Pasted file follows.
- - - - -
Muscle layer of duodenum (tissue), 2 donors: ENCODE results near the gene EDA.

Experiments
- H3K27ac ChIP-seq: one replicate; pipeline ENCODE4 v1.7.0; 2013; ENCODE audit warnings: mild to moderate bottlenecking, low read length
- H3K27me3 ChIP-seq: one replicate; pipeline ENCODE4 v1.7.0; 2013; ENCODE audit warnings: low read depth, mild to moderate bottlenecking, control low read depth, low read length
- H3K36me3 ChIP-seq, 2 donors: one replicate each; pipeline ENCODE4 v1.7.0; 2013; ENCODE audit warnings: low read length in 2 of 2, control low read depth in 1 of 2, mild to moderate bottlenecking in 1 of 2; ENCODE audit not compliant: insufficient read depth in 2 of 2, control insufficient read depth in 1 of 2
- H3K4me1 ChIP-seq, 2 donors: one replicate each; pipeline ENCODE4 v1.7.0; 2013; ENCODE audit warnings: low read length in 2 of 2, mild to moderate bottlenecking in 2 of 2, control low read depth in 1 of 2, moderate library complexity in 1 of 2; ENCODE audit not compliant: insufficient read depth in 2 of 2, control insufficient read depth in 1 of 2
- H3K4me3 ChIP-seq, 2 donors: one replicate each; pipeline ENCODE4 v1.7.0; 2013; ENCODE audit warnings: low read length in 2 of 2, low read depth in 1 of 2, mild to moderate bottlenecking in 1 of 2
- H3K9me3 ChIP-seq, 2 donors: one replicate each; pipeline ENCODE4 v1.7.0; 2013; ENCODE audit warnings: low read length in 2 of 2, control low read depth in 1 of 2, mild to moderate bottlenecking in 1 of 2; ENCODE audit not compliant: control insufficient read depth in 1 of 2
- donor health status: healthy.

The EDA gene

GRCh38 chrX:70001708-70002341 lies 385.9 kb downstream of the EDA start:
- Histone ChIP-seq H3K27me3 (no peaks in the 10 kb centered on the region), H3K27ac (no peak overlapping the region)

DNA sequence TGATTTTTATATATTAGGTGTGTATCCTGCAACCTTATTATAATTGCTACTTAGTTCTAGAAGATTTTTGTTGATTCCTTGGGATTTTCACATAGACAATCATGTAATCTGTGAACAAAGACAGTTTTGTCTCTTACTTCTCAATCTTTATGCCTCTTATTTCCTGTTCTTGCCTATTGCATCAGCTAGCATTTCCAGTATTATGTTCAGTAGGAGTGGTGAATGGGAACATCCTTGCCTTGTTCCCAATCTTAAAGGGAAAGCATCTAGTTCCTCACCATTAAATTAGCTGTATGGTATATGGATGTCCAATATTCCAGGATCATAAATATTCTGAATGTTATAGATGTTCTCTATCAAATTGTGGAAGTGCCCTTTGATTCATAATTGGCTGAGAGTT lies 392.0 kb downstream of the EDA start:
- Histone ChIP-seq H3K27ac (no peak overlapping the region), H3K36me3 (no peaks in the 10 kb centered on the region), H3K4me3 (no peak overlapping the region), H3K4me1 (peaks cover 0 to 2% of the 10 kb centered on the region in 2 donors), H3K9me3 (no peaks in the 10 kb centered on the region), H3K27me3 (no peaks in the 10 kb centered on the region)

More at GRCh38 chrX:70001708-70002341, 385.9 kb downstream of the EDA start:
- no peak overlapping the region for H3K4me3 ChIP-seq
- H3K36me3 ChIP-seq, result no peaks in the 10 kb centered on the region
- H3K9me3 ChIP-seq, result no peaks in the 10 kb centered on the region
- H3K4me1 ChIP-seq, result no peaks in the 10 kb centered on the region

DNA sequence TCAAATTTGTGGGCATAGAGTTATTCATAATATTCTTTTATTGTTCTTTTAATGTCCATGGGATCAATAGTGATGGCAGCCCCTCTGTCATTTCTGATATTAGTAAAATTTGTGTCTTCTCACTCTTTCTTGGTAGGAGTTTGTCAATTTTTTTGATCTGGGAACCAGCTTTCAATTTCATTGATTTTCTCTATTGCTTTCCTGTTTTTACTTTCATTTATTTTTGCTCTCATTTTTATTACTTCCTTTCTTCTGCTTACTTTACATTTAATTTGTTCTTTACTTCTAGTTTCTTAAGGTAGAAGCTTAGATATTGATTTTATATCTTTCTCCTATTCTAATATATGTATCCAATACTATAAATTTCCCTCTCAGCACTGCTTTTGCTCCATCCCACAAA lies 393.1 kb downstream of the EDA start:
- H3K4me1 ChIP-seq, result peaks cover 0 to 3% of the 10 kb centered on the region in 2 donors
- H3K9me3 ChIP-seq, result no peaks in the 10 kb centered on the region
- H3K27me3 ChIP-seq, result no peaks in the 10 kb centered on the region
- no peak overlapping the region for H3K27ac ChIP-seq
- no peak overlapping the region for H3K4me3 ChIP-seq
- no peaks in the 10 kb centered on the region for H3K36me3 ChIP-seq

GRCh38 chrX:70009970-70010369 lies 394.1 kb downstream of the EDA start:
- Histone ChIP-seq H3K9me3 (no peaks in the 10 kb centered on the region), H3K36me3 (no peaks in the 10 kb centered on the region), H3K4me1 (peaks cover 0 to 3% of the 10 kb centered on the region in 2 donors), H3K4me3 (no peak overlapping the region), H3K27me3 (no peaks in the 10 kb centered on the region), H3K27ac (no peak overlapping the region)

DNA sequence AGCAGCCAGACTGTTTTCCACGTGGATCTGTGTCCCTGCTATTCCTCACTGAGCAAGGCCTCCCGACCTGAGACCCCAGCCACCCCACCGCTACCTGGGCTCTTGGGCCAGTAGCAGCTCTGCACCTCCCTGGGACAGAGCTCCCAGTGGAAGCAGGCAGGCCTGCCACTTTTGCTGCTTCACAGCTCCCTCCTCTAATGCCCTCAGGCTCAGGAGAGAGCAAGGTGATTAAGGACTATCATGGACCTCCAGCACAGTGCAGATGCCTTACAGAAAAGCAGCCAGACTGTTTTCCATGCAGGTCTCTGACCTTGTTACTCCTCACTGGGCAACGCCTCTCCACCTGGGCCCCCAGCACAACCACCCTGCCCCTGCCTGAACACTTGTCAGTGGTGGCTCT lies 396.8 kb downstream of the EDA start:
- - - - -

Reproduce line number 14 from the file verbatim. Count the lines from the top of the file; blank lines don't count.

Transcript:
- Histone ChIP-seq H3K27ac (no peak overlapping the region), H3K36me3 (no peaks in the 10 kb centered on the region), H3K4me3 (no peak overlapping the region), H3K4me1 (peaks cover 0 to 2% of the 10 kb centered on the region in 2 donors), H3K9me3 (no peaks in the 10 kb centered on the region), H3K27me3 (no peaks in the 10 kb centered on the region)